May 18, 2009

An Interview with Vann Molyvann

Vann Molyvann at home

Before sitting down to talk I told Molyvann about my travels around the country, from Sihanoukville to Battambang, documenting his work. He seemed both impressed that someone would undertake a project based around his career and curious to know how his buildings were holding up. He usually met the news with mixed feelings; happy that his works were being cared for, but unhappy with some of the small changes. He was happy to know the chapel in Sihanoukville was still being used, but not so when he heard that the grey brick and mortar cladding had been painted orange. He was happy to know that the National Bank in Sihanoukville had been renovated, but not so pleased that the staff housing was being rented to vacationers. He would say later:

the main idea behind the habitat sociale is that the user of the habitate social must not be a renter, must be an owner of the apartment because they take charge much more of the property that someone who rents.
More to come...

Sep 24, 2008

At the Vann's

Vann Residence  Phnom Penh, 1966

I met the Vann's this morning, Trudy and Molyvann, at their home set behind a tall white fence on the busy street 163 in Phnom Penh.  They were able to build the large house, which was also home to Molyvann's office for the years he practiced, with the commissions he earned designing his two major private projects; The SKD Brewery and the Bank of Cambodia complex, both in Sihanoukville.

Vann Molyvann was influenced by two masters when designing this house.  Entered from the car-park under the raised first floor, the references to LeCorbusier’s Ville Savoye would probably have been more obvious when the house was first built and sitting alone in the countryside.  Now it is surrounded by dense commercial construction in one of Phnom Penh’s busiest districts.  But the influence of Paul Rudolph is obvious in the way the spaces interlock in section like puzzle pieces around a central stair core, with program differentiated on the interior by changes in level.  Part of the living room is sunken to differentiate the sitting area from the informal living room and library. This is reminiscent of the multi-levels that separate studio spaces from the meeting spaces at Rudolph's Art + Architecture Building.  Molyvann credits Rudolph for showing him the beauty of "expressing structure and the truth in materials."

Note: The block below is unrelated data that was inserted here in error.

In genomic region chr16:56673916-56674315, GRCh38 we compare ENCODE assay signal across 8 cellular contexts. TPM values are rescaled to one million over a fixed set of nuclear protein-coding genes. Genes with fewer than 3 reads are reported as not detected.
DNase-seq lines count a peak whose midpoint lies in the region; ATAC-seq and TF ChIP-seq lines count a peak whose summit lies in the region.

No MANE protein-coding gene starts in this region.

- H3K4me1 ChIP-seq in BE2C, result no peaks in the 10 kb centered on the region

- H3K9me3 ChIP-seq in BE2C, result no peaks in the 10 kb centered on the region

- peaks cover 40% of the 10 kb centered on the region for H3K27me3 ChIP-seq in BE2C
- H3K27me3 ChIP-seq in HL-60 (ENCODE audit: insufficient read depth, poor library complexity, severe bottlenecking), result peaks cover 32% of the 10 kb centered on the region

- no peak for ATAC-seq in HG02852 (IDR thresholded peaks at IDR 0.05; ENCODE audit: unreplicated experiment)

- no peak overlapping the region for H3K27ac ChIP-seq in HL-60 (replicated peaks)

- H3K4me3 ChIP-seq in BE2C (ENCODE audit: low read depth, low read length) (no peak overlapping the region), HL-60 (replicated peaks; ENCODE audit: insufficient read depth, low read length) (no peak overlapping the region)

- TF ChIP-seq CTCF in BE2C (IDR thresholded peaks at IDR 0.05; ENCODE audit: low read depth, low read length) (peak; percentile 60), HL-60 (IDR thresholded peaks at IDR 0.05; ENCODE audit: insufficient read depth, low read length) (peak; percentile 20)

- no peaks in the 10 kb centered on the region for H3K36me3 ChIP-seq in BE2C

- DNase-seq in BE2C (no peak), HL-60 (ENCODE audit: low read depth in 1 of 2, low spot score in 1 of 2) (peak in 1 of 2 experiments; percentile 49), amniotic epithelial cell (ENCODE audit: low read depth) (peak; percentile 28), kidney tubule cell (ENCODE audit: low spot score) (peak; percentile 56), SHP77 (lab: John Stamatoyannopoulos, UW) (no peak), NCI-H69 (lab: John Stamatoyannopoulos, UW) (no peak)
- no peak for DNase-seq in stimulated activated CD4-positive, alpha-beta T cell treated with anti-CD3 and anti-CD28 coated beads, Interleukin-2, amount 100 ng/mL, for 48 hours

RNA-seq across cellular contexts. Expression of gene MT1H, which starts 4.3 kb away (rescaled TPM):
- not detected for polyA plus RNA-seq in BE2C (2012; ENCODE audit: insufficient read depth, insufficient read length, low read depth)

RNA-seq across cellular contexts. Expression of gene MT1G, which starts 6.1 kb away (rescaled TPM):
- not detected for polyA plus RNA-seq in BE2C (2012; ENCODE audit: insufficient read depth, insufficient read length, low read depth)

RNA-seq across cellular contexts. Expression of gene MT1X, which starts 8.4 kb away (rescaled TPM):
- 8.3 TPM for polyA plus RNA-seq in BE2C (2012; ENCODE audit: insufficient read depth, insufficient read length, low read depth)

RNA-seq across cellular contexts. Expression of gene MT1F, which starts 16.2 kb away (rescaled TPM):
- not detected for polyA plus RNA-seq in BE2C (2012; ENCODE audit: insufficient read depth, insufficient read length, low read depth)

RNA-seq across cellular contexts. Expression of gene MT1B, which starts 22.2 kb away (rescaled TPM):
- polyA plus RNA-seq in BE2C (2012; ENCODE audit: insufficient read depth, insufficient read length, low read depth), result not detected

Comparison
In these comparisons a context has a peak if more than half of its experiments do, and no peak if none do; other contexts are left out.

This must be the most striking private home in the country, particularly because of the unorthodox construction methods Vann Molyvann used.  For example, the roof is constructed of reinforced concrete forming a parabolic structure.  This allowed the corners of the square roof to be turned upward and self-supporting, meaning only four columns located at the middle of each side are holding it up.  Molyvann noted that these kind of structural experiments weren't something that he would have tried with a private client.

I should say that it is probably the most important and difficult task in my profession to convince people about your ideas.  I was so afraid to impose an idea which are not the ideas of these people, the example of this parabolic roofing, it is an experiment that I can not impose so I try to do this with my wife to see if we could easily work under this space.

Thanks to Trudy's connections at the UN, the Vann's were able to leave the country in 1971 before civil war would engulf the country.  The house was left abandoned throughout the Khmer Rouge's occupation of Phnom Penh but was later used by the Department of Urban Planning and Construction.  In 1993, when Vann Molyvann was asked to return to oversee projects like the restoration of the ancient temples, it was partly on condition that he be able to return to his home.  The Vann's were finally able to come home when Hun Sen agreed.  Trudy noted, presciently perhaps considering the capricious nature of the current regime, that they have the agreement in writing.

Sep 23, 2008

Teacher Training College, Part 3: Lab Building

The lab buildings at the Teacher Training College, with a view from the interior hallway to the right.

This complex of classrooms represent the culmination of the ideas explored during Vann Molyvann's career. Material, structure and light all collaborate perfectly toward the execution of striking form that performs its function wonderfully. The four classroom pods are suspended on canted piloti which somehow make the structure simultaneously static and dynamic. They balance the sloping floor which supports the stepped seating, while giving the building a coiled, animalistic energy.